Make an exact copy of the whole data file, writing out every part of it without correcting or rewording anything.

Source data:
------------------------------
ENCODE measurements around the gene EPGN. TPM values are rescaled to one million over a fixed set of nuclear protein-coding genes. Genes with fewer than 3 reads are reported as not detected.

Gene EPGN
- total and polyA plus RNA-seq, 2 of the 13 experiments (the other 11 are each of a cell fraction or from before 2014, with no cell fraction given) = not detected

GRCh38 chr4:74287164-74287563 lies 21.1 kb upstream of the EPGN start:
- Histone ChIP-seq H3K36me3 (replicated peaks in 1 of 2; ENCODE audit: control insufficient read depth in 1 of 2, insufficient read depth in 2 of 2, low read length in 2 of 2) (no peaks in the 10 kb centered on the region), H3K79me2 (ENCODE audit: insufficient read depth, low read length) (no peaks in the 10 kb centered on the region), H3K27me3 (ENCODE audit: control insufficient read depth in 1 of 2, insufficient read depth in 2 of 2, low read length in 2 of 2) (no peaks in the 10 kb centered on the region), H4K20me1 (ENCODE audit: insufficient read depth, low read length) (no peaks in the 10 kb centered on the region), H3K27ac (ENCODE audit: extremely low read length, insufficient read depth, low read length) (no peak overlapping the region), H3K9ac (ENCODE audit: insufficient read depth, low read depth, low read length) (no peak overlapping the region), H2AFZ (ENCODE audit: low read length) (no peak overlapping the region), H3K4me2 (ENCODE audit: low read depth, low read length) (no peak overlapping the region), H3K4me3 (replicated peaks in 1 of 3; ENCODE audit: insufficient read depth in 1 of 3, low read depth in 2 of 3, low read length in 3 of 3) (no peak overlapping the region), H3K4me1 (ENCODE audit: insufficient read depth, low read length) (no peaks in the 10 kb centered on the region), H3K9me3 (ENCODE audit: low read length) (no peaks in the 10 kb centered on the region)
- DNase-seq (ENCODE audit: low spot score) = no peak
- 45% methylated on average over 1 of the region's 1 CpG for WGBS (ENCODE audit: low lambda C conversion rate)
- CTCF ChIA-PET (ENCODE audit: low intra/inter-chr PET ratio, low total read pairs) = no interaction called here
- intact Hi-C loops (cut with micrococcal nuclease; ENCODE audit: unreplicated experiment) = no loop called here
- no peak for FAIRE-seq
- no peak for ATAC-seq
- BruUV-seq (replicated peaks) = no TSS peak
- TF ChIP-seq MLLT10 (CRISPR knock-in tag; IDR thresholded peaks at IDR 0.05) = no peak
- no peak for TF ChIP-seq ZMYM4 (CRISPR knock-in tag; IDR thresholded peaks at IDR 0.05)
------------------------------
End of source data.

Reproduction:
ENCODE measurements around the gene EPGN. TPM values are rescaled to one million over a fixed set of nuclear protein-coding genes. Genes with fewer than 3 reads are reported as not detected.

Gene EPGN
- total and polyA plus RNA-seq, 2 of the 13 experiments (the other 11 are each of a cell fraction or from before 2014, with no cell fraction given) = not detected

GRCh38 chr4:74287164-74287563 lies 21.1 kb upstream of the EPGN start:
- Histone ChIP-seq H3K36me3 (replicated peaks in 1 of 2; ENCODE audit: control insufficient read depth in 1 of 2, insufficient read depth in 2 of 2, low read length in 2 of 2) (no peaks in the 10 kb centered on the region), H3K79me2 (ENCODE audit: insufficient read depth, low read length) (no peaks in the 10 kb centered on the region), H3K27me3 (ENCODE audit: control insufficient read depth in 1 of 2, insufficient read depth in 2 of 2, low read length in 2 of 2) (no peaks in the 10 kb centered on the region), H4K20me1 (ENCODE audit: insufficient read depth, low read length) (no peaks in the 10 kb centered on the region), H3K27ac (ENCODE audit: extremely low read length, insufficient read depth, low read length) (no peak overlapping the region), H3K9ac (ENCODE audit: insufficient read depth, low read depth, low read length) (no peak overlapping the region), H2AFZ (ENCODE audit: low read length) (no peak overlapping the region), H3K4me2 (ENCODE audit: low read depth, low read length) (no peak overlapping the region), H3K4me3 (replicated peaks in 1 of 3; ENCODE audit: insufficient read depth in 1 of 3, low read depth in 2 of 3, low read length in 3 of 3) (no peak overlapping the region), H3K4me1 (ENCODE audit: insufficient read depth, low read length) (no peaks in the 10 kb centered on the region), H3K9me3 (ENCODE audit: low read length) (no peaks in the 10 kb centered on the region)
- DNase-seq (ENCODE audit: low spot score) = no peak
- 45% methylated on average over 1 of the region's 1 CpG for WGBS (ENCODE audit: low lambda C conversion rate)
- CTCF ChIA-PET (ENCODE audit: low intra/inter-chr PET ratio, low total read pairs) = no interaction called here
- intact Hi-C loops (cut with micrococcal nuclease; ENCODE audit: unreplicated experiment) = no loop called here
- no peak for FAIRE-seq
- no peak for ATAC-seq
- BruUV-seq (replicated peaks) = no TSS peak
- TF ChIP-seq MLLT10 (CRISPR knock-in tag; IDR thresholded peaks at IDR 0.05) = no peak
- no peak for TF ChIP-seq ZMYM4 (CRISPR knock-in tag; IDR thresholded peaks at IDR 0.05)